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Teachings

Below are the teachings from our weekly Torah Studies.  If you would like to join us, please email us at This email address is being protected from spambots. You need JavaScript enabled to view it. so we can let you know where and when we meet.

Nitzavim (Standing) Vayelekh (And He Went) D’varim (Deut) 29:9-31:30

Torah Portion:  Nitzavim (Standing) Vayelekh (And He Went) D’varim (Deut) 29:9-31:30

Haftorah Reading: Isaiah 61:10-63:9, Hosea 14:1-10, Micah 7:18-20, Joel 2:15-27

This week we read a double portion leading up to Rosh Hashanah. These two Torah portions come at the end of Moshe’s life. In them he presents many challenges and goals for his people and for us.

At the beginning of our reading Moshe speaks to the people about entering into the covenant with G-d. He makes a point that this covenant is to include not just the leaders or the elite of the tribes but is for everyone, the wives, the children and even the strangers in the camp.  The word used here in Hebrew for stranger is, “ger.” This word indicates someone who was not Jewish but had attached himself or herself to Israel. They were people living among the Israelites. I think this is important for us to look at on a deeper level, especially in light of what Paul says in Romans 11:16 that we non- Jewish believers have been grafted in to the Jewish olive tree. We have, like the ger, become part of Israel, not becoming Jewish but sharing in the faith of Abraham, Isaac and Jacob. As that occurred we then became partakers of their olive tree. Yeshua became our guide as to what that means in our life.  So for us as believers this verse should bring joy to us. As we celebrate Rosh Hashanah this coming Wednesday evening we are gathering with Israel to come before the L-rd at His appointed time to worship Him as these people were doing as Moshe spoke these words to them.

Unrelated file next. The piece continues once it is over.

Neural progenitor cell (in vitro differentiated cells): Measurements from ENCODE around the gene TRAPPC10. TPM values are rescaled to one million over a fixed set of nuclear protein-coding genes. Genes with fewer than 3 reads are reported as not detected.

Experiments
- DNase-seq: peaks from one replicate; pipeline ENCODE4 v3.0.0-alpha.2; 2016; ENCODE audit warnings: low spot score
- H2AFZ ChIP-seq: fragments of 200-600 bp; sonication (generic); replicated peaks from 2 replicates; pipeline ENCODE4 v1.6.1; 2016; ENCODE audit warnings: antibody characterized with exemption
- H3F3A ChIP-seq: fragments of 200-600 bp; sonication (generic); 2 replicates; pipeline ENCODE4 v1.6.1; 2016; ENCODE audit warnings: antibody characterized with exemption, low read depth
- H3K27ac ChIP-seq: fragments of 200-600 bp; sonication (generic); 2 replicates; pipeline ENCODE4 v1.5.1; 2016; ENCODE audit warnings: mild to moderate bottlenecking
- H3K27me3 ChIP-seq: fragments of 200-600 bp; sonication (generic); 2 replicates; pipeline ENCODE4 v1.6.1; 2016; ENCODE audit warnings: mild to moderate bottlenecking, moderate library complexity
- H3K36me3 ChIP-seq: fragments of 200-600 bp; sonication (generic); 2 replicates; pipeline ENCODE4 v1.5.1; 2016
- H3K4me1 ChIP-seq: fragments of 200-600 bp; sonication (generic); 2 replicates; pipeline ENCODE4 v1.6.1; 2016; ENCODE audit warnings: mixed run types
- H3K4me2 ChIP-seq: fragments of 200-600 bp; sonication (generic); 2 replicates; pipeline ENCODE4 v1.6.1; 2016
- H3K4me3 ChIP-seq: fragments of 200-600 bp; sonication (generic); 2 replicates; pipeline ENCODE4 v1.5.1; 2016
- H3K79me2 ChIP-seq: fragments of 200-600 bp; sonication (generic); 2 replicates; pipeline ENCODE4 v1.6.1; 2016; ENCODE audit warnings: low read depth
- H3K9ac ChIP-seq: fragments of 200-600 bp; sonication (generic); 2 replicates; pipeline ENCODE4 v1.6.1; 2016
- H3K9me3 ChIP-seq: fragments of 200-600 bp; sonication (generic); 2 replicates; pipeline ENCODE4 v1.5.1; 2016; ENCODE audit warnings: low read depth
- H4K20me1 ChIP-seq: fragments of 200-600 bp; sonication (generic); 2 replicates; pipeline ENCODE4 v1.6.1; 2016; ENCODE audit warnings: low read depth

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Ki Tavo (When You Come) D’varim (Deut) 26-29

Torah Portion:  Ki Tavo (When You Come) D’varim (Deut) 26-29

Haftorah Reading: Isaiah 60:1-22

 “When You Come In” is our Torah portion this week. It speaks of when Israel came into their inheritance and how they were to live their lives. It also covers the blessings and curses that would come as a result of how they lived each day. I would like to look at this Torah section in how it relates to us as G-d’s children who have come into our inheritance and what impact that should have on our lives daily.

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Ki Tetze (When You Go Out) D’varim (Deut) 21-25

Torah Portion:  Ki Tetze (When You Go Out) D’varim (Deut) 21-25

Haftorah Reading: Isaiah 54:1-10

This week we read a Torah portion packed with commandments. As you read through this portion you will find most of the commandments have to do with how we treat people as well as how we relate to G-d.  To begin, let’s look at the first verse of our reading, Deut. 21:10. “When you go out to war.” How can this apply to us? Look at the first word, “when.” The verse says when we go out to war, not if we go out to war. We go out to war everyday of our lives. Our war is the battle between flesh and spirit, our will verses the will of the Father.  So think for a moment. How many battles did you fight just today? Maybe you fought the battle of whether to come here to study G-d’s word or not. We fight battles of fatigue, the daily rush of life, the demands made on us each day by work, family, friends and sometimes even laziness. We face battles each day. The question is how do we deal with those wars? Do we live our days relying on our own will and flesh or do we take our thoughts and flesh captive? II Corinthians 10:5.

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